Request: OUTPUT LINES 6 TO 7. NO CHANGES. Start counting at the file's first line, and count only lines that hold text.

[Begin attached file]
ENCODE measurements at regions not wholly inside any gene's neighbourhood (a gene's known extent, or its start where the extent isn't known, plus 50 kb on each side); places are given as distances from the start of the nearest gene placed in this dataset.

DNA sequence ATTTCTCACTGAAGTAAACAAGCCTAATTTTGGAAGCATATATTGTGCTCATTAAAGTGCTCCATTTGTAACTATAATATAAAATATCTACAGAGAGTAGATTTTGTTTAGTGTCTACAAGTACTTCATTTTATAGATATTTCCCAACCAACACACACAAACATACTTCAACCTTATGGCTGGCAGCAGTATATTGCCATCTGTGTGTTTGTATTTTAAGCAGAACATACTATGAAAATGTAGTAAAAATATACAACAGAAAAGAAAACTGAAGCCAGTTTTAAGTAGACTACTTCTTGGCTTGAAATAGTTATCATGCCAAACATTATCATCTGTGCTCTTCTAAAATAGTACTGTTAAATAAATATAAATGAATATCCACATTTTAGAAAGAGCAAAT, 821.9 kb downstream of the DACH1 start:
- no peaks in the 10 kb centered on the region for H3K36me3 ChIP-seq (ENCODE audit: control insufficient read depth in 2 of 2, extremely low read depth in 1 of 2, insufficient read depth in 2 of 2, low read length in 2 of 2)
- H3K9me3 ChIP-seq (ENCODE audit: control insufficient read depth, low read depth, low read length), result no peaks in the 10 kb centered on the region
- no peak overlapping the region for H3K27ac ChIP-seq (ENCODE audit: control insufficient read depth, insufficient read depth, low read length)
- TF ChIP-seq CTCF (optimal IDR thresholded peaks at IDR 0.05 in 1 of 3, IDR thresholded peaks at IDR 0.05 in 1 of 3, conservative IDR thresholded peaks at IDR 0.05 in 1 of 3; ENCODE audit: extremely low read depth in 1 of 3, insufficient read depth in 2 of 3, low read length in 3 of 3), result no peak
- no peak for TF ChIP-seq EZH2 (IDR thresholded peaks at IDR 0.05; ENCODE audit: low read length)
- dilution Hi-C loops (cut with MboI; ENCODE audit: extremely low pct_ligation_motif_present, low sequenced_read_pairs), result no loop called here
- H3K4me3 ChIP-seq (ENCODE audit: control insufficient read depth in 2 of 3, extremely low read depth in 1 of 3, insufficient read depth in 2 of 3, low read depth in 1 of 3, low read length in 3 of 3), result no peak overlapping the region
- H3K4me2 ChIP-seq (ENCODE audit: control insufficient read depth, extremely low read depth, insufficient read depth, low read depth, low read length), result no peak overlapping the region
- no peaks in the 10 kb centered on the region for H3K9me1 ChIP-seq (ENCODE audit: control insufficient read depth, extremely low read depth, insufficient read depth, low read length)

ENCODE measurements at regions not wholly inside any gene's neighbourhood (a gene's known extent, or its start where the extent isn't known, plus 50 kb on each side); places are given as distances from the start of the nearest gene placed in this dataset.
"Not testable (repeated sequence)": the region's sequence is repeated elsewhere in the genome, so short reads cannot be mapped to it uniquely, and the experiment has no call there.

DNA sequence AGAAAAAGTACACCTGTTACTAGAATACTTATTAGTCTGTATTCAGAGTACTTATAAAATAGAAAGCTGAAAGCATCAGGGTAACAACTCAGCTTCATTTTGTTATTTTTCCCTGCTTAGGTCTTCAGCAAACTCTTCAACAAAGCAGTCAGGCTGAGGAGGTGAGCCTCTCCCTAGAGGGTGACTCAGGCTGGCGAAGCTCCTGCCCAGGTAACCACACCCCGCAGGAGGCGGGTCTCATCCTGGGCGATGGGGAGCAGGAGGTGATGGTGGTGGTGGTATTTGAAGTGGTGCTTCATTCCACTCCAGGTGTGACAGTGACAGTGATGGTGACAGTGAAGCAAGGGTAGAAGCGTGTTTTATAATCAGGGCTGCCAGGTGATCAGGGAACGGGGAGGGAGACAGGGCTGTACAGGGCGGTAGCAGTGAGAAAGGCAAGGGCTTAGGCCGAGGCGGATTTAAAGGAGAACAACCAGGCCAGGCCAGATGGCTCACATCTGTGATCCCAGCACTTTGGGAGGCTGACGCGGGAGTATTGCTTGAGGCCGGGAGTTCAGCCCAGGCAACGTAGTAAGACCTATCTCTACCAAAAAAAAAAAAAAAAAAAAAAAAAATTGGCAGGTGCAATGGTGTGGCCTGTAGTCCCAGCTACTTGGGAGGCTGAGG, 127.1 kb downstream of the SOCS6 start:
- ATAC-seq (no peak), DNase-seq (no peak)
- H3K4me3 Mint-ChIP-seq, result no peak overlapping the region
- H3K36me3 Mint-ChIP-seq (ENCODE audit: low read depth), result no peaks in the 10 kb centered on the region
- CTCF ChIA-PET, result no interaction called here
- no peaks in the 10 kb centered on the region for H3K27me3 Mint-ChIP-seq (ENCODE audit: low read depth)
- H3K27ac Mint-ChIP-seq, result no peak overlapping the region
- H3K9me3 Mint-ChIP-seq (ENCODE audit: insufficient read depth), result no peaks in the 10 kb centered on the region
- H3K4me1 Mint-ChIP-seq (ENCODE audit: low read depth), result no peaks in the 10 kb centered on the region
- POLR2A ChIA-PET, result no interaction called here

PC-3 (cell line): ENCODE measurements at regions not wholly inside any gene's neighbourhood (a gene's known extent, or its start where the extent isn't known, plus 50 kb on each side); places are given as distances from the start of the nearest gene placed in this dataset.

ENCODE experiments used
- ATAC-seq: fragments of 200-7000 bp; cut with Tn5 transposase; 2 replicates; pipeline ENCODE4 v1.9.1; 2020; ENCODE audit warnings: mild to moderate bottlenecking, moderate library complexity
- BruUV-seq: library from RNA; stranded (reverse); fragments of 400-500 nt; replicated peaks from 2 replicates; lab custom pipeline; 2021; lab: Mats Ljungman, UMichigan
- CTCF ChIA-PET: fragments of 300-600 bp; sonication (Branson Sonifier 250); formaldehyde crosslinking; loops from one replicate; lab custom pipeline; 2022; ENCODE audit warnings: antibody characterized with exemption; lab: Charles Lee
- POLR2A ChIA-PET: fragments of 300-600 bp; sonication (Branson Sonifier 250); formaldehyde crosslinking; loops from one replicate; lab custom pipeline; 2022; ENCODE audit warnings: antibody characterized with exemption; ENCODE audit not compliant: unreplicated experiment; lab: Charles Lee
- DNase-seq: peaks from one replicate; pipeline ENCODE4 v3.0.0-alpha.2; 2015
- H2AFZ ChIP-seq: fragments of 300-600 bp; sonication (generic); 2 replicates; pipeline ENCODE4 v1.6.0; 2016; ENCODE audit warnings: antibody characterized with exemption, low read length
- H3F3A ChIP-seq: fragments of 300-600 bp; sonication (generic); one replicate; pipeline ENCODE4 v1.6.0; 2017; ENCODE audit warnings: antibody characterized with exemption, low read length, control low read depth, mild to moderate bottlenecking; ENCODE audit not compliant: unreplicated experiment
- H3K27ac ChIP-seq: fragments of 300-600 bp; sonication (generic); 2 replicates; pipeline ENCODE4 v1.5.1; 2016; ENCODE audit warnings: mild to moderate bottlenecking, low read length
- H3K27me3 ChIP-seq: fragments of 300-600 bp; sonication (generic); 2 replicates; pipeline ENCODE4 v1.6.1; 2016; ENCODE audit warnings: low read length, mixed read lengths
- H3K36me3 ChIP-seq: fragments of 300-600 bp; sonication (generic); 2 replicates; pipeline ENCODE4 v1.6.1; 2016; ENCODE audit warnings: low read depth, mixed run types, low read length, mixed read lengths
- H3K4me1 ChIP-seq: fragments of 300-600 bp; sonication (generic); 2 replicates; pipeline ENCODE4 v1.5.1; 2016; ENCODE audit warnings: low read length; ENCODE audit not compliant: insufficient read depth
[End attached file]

- TF ChIP-seq CTCF (optimal IDR thresholded peaks at IDR 0.05 in 1 of 3, IDR thresholded peaks at IDR 0.05 in 1 of 3, conservative IDR thresholded peaks at IDR 0.05 in 1 of 3; ENCODE audit: extremely low read depth in 1 of 3, insufficient read depth in 2 of 3, low read length in 3 of 3), result no peak
- no peak for TF ChIP-seq EZH2 (IDR thresholded peaks at IDR 0.05; ENCODE audit: low read length)